Education is critical, especially for teenagers, who are often hindered by half-truths and misinformation, agreed Dr. Theresa-Ann Clark, a family physician at the Kent Teen Clinic.
"In order to protect yourself from STDs you really need to believe you're going to have sex," said Clark. "A lot of teens don't think it's sex if you're having oral sex. They don't think it's sex if you're having anal sex. They don't think it's necessarily sex if they don't have full intercourse -- just skin to skin touching."
High numbers of STD infections in young people may appear to conflict with a nationwide decline in teen pregnancies, but the two aren't always related, said Jacqueline Darroch, a former senior vice president at Alan Guttmacher and one of the companion report's advisers.
More teenage girls might be taking advantage of injectable and patch contraceptives, but those same kids aren't always using a condom -- the only contraceptive that's also effective at preventing the spread of STDs, Darroch said.
Teenage girls are often more worried about getting pregnant than getting an STD, Clark said. If they're having anal or oral sex, "They're feeling like I'm safe because I'm not going to get pregnant. Thinking about an STD falls further down on the list."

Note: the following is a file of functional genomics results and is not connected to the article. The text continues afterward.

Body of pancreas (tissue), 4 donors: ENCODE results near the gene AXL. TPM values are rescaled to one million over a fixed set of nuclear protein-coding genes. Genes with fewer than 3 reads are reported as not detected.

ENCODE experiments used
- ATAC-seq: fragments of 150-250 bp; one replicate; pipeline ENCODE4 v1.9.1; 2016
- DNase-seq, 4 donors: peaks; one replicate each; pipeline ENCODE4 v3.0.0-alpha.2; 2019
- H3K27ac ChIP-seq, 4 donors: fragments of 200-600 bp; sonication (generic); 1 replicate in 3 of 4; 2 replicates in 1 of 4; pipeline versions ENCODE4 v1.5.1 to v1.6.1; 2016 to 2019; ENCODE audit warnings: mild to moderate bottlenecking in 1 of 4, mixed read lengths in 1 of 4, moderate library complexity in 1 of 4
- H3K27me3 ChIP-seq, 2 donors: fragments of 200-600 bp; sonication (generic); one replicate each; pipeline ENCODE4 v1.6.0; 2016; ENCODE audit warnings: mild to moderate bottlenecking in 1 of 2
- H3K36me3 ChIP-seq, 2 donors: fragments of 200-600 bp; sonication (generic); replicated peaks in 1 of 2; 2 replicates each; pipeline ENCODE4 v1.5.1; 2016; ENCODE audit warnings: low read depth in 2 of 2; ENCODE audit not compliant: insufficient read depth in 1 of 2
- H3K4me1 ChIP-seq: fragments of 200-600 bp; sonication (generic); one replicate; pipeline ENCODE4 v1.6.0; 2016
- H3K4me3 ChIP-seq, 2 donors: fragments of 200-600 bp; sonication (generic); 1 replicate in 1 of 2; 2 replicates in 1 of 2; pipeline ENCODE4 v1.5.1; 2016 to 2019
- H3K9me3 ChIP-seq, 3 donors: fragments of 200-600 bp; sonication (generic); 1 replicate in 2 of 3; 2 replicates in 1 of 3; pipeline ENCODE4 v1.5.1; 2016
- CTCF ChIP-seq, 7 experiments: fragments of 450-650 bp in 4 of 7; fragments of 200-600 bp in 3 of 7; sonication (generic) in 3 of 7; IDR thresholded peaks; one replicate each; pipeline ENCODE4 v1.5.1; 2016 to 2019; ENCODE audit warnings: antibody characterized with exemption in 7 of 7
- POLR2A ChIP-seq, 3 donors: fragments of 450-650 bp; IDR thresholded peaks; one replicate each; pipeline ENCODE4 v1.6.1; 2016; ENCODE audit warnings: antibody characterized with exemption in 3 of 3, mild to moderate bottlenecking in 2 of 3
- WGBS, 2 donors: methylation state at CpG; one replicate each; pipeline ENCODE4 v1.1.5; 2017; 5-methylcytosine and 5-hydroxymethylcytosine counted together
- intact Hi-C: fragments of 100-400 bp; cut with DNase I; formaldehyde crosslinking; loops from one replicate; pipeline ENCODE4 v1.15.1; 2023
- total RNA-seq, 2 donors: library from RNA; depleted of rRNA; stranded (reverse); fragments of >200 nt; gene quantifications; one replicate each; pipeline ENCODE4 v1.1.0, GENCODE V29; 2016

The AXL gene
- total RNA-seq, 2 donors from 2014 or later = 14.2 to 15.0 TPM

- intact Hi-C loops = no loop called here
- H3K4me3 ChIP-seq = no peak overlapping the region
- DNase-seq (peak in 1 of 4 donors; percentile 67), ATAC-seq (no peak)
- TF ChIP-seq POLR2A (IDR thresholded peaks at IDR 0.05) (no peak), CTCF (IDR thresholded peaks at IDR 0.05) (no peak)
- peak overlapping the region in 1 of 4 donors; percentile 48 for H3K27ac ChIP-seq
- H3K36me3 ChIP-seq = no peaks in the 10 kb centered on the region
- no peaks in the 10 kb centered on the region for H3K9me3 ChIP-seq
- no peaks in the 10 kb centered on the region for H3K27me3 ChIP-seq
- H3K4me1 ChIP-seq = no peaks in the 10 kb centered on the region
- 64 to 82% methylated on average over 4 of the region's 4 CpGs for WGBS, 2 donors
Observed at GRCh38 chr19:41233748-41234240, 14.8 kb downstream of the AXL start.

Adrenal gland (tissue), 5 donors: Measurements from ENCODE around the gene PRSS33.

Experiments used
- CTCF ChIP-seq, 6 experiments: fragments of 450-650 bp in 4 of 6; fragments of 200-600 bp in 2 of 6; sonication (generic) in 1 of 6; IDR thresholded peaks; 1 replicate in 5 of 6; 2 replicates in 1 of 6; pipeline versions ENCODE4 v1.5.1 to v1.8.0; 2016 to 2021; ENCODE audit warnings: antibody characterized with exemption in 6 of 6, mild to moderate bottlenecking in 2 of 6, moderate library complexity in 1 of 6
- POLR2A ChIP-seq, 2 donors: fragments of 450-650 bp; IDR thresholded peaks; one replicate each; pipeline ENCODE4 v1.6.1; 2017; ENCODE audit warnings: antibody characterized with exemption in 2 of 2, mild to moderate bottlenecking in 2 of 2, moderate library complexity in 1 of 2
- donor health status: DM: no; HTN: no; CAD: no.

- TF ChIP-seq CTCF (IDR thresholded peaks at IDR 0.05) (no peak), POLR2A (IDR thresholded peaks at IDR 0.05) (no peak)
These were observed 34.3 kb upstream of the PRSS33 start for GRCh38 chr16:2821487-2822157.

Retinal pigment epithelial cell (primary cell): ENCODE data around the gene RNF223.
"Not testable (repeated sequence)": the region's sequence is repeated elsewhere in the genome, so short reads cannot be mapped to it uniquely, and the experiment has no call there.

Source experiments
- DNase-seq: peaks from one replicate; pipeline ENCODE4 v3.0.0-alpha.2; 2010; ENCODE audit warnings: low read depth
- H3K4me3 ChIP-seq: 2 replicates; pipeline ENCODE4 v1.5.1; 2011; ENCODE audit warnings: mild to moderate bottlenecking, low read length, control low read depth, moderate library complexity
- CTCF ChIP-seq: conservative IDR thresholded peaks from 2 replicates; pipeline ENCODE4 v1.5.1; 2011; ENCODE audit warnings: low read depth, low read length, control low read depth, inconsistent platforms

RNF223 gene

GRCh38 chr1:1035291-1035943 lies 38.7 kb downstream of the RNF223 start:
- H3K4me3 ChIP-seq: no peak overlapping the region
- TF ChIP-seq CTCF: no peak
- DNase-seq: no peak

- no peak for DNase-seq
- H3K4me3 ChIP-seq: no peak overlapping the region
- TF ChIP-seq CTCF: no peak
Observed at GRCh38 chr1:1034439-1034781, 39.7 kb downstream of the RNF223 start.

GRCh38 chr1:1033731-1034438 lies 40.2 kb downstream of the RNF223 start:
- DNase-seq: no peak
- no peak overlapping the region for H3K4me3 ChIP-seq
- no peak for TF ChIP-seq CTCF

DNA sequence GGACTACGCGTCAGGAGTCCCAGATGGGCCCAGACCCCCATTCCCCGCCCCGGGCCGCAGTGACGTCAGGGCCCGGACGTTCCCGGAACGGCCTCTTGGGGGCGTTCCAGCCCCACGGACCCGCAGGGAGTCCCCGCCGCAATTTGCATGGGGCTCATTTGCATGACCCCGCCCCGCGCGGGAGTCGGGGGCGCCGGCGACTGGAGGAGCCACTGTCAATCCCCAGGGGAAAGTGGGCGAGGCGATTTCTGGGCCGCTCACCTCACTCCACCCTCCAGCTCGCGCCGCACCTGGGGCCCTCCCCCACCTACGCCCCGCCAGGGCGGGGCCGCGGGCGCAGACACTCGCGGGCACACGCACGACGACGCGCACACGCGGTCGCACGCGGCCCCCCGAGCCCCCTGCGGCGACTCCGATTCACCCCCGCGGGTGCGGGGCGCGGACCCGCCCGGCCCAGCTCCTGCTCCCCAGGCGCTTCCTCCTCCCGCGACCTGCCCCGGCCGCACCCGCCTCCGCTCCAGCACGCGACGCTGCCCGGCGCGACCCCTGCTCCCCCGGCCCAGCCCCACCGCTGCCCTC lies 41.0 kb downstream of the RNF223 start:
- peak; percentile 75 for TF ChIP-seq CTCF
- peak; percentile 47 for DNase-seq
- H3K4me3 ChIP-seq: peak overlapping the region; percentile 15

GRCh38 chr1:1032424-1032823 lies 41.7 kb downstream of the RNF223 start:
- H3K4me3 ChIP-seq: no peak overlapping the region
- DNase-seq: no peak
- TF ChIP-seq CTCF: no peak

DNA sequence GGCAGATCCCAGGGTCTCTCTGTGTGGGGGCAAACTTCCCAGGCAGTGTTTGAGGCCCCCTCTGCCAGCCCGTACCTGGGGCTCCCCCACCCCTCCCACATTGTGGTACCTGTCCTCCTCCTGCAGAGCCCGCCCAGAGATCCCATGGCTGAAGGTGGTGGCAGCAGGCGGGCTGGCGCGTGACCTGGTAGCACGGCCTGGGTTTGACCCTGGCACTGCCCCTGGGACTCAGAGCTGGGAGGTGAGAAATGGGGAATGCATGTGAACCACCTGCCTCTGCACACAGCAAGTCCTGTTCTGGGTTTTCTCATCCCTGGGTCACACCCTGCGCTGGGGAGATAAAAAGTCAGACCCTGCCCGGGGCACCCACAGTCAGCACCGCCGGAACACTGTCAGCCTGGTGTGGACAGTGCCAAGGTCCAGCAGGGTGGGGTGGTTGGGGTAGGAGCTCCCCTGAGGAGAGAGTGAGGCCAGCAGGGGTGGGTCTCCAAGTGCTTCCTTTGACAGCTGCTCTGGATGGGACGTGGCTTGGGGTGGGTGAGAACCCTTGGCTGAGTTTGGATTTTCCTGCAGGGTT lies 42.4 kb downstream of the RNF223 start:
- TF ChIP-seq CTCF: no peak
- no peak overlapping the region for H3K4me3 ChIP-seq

The CDC report found the three most common STDs in young people -- chlamydia, human papillomavirus (HPV) and trichomoniasis -- accounted for 88 percent of all new cases in 15 to 24 year olds.
In King County, chlamydia hit young women between 15 and 19 the hardest, with 2,113 cases, compared with 474 cases in men the same age in 2002. That gap could be due in part to a lack of screening in boys, according to a county report.
Those three infections often do not cause symptoms, leaving unaware teens vulnerable to diseases that could lead to long-term health problems, said Dr. Peter Leone, medical director of HIV/STD Prevention at the North Carolina Department of Health and Human Services.
HPV, for example, is a relatively benign virus the body often clears on its own. In some cases, however, HPV can cause genital warts or cervical cancer.
Because young people are sometimes reluctant to share their sexual history with a doctor, especially if that same physician also treats their parents, screening can detect diseases that a discussion about sexual behavior might miss.
"People may or may not fib to their beloved docs," said Bonnie Nickle, STD education consultant for the state of Washington. "They may not wish to disclose, especially a young person."
For that reason, every youth who comes through the door at the Kent clinic is screened for chlamydia, which left untreated can cause infertility in women.
Kajita, who coordinates after-school activities at a Seattle middle school, said she's surprised to hear even pre-teens share stories about experimenting with sex.
"It's amazing. They physically look like they're more mature than they are," said Kajita. "They tell me things and I'm like, 'No. I don't want to know that. You're in seventh grade.' "